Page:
As the world watches the Copenhagen talks, only approximately 50% of the American public now “believes” in “Global Warming.” That’s scary: global warming is something that effects us all, whatever side of the political aisle we sit on.
I’m a green journalist. I compost and turn my lights off, don’t own a car or a refrigerator and bike every day. I wear vintage clothing, and eat organic. I patronize local, independent businesses and generally try and live an eco-responsible life. I’m farrrr from perfect, of course—that’s not my aim. My aim, simply, is to live a “green” life, and to enjoy doing so.
So: stuck in an elevator with the masses of doubters and deniers, what would I say?
First of all, if you’re truly open to the facts, I’m happy to talk—if your belief is solid, ideological, I’d just shrug my shoulders and say, “hey buddy—I know you got no problem with American jobs. So support solar and wind over oil and natural gas, hey? Solar and wind create domestic jobs, and keep our money in America, and out of the hands of the oil-rich Middle East.” And then I’d raise a glass and move the conversation on to sports, or the weather—as Allen Ginsberg (quite the political activist in his day) said, “agression begets aggression.” There’s no point arguing with Uncle Glenn Beck—he’s too firmly, and happily, entrenched in his P.O.V.
But if I were talking with someone who’s genuinely unsure, confused, doubtful of the facts, I’d be mooore than happy to talk. I’d still, however, keep it brief. And go light on statistics. This needs to be about commonsense, not numbers (anyone can quote—and fudge—statistics).
First of all, I say a better term for Global Warming is Climate Change, because, in brief, the ocean currents drive weather and they don’t effect all areas of our planet equally. For instance, the poor pasty Brits up north will have to drink even mooore tea—Great Britain will get colder. Tough luck.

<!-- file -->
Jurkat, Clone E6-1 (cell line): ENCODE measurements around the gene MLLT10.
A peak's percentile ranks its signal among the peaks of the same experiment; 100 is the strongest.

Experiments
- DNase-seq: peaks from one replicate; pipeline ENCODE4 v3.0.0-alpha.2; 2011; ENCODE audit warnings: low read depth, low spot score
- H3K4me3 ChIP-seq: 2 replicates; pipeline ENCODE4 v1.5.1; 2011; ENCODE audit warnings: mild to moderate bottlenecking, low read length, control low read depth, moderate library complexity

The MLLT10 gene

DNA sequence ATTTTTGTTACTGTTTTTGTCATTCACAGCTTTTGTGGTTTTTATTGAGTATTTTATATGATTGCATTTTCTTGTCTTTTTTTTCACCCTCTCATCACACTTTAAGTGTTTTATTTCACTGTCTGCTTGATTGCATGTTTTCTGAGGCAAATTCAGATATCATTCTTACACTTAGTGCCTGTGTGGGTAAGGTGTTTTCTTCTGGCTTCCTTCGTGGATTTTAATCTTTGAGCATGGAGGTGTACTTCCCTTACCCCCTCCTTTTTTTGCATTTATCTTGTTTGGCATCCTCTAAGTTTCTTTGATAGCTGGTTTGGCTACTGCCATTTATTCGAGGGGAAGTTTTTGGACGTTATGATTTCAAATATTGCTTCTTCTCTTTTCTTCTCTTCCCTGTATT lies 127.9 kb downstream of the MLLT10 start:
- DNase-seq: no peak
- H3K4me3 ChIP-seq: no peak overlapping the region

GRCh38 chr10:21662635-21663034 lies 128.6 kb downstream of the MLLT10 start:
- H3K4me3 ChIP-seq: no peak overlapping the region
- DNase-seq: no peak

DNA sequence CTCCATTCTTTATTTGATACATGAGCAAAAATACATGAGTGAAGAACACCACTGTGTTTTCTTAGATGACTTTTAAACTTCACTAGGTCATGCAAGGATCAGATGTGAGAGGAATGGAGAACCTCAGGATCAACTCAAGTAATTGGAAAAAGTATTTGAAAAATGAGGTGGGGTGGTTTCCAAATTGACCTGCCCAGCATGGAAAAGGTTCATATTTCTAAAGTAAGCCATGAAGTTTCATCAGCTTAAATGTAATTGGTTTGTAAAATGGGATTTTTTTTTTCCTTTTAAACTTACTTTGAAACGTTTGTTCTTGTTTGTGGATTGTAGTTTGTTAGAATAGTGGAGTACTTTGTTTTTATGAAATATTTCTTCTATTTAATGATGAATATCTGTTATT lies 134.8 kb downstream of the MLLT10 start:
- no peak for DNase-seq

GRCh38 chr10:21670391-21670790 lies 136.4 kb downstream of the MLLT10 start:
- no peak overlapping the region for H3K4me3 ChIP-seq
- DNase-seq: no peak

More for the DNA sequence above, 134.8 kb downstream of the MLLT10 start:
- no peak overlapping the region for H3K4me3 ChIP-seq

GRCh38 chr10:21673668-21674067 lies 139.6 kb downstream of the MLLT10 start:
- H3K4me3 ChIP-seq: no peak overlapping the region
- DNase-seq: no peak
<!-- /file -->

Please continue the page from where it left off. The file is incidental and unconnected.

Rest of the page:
Keep it commonsense:
No one denies that our earth’s atmosphere is a big closed system, a big container…say, like a huuuge garage. And no one denies that if you turned a car on in a closed garage, it would kill you—in fact, it was one of the classic suicide techniques, at least before our government mandated catalytic converters (in the same way, we need our government mandating energy efficiency).
No one ever survived turning that car on in that garage unless they 1) opened the garage door…or 2) turned the car off. In this case, we can’t open the garage door (atmosphere). But we can turn the car off, so to speak—we can easily, dramatically reduce the output of the millions upon millions of cars, and the heat and pollution from buildings and cattle and factories, make ’em more energy efficient, less wasteful or reduce them in numbers…and power everything we do with clean, renewable, domestic energy. We have the technology to do so right now—and that technology, that green economy—means American jobs. It’s a win-win.
Usually, I find, if you make it non-ideological, non-political—people will cop to the fact that humans have a huge impact on our earth and air, and that—whether they believe it’s a hoax or due to sun spots or volcanoes or God or natural changes in the earth’s temperature—well it’s hard to deny that our millions upon millions of cars, homes, buildings, cattle and factories aren’t creating pollution and effecting our planet to some small, yet significant, degree.
And, as evidenced by 1,000s of stories from around the world, including right here in my backyard, the problem’s already here—it’s not some future hypothetical.
From the Independent in the aforementioned UK comes this take on how to talk to Climate Change Doubters:
…But then I go back to the facts. However much I want them to be different, they sit there, hard and immovable. Nobody disputes that greenhouse gases trap heat in the atmosphere, like a blanket holding in the Sun’s rays. Nobody disputes that we are increasing the amount of those greenhouse gases in the atmosphere. And nobody disputes that the world has become considerably hotter over the past century. (If you disagree with any of these statements, you’d fail a geography GCSE).